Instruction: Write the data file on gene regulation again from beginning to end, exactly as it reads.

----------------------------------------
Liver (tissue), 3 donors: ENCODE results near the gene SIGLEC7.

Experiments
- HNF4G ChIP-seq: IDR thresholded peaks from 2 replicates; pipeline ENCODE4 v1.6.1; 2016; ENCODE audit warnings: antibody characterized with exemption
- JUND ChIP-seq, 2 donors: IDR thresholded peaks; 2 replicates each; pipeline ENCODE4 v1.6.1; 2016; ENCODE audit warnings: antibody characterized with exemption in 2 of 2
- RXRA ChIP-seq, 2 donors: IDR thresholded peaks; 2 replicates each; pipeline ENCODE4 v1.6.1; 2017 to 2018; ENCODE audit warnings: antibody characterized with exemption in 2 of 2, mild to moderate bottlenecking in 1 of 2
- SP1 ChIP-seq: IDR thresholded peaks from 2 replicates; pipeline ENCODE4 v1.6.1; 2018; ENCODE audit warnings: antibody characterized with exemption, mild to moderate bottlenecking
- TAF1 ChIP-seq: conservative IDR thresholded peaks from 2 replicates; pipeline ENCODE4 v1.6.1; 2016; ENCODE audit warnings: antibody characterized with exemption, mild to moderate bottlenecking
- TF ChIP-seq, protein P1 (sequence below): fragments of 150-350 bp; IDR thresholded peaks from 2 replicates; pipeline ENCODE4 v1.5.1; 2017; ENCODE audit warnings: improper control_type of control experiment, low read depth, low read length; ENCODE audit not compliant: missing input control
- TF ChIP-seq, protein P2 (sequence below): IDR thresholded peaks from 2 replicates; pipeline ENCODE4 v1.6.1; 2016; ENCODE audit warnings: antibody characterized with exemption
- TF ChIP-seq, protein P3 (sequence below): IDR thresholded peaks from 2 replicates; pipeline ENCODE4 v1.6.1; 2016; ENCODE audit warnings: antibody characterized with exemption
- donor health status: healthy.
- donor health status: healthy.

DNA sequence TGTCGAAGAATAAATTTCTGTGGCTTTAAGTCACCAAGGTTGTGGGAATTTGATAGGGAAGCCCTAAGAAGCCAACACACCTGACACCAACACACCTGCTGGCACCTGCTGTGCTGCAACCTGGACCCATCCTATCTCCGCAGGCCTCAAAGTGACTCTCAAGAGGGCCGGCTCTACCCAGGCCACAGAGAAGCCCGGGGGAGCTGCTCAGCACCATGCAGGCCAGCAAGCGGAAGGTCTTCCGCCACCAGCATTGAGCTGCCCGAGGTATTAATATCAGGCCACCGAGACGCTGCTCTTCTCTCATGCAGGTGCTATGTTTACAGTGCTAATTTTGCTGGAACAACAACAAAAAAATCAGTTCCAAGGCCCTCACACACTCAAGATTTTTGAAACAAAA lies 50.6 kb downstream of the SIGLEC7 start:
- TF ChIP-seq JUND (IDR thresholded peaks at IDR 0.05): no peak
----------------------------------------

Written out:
Liver (tissue), 3 donors: ENCODE results near the gene SIGLEC7.

Experiments
- HNF4G ChIP-seq: IDR thresholded peaks from 2 replicates; pipeline ENCODE4 v1.6.1; 2016; ENCODE audit warnings: antibody characterized with exemption
- JUND ChIP-seq, 2 donors: IDR thresholded peaks; 2 replicates each; pipeline ENCODE4 v1.6.1; 2016; ENCODE audit warnings: antibody characterized with exemption in 2 of 2
- RXRA ChIP-seq, 2 donors: IDR thresholded peaks; 2 replicates each; pipeline ENCODE4 v1.6.1; 2017 to 2018; ENCODE audit warnings: antibody characterized with exemption in 2 of 2, mild to moderate bottlenecking in 1 of 2
- SP1 ChIP-seq: IDR thresholded peaks from 2 replicates; pipeline ENCODE4 v1.6.1; 2018; ENCODE audit warnings: antibody characterized with exemption, mild to moderate bottlenecking
- TAF1 ChIP-seq: conservative IDR thresholded peaks from 2 replicates; pipeline ENCODE4 v1.6.1; 2016; ENCODE audit warnings: antibody characterized with exemption, mild to moderate bottlenecking
- TF ChIP-seq, protein P1 (sequence below): fragments of 150-350 bp; IDR thresholded peaks from 2 replicates; pipeline ENCODE4 v1.5.1; 2017; ENCODE audit warnings: improper control_type of control experiment, low read depth, low read length; ENCODE audit not compliant: missing input control
- TF ChIP-seq, protein P2 (sequence below): IDR thresholded peaks from 2 replicates; pipeline ENCODE4 v1.6.1; 2016; ENCODE audit warnings: antibody characterized with exemption
- TF ChIP-seq, protein P3 (sequence below): IDR thresholded peaks from 2 replicates; pipeline ENCODE4 v1.6.1; 2016; ENCODE audit warnings: antibody characterized with exemption
- donor health status: healthy.
- donor health status: healthy.

DNA sequence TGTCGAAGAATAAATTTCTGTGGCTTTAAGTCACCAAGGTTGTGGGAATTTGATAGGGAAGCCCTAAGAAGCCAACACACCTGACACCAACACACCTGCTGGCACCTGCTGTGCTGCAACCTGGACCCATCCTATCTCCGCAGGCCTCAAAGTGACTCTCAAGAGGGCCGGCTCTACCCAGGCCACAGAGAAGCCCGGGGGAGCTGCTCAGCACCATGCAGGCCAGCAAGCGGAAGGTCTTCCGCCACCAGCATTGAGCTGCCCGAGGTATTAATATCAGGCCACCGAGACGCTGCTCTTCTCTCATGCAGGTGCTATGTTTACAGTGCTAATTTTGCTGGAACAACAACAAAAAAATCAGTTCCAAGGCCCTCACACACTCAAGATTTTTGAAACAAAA lies 50.6 kb downstream of the SIGLEC7 start:
- TF ChIP-seq JUND (IDR thresholded peaks at IDR 0.05): no peak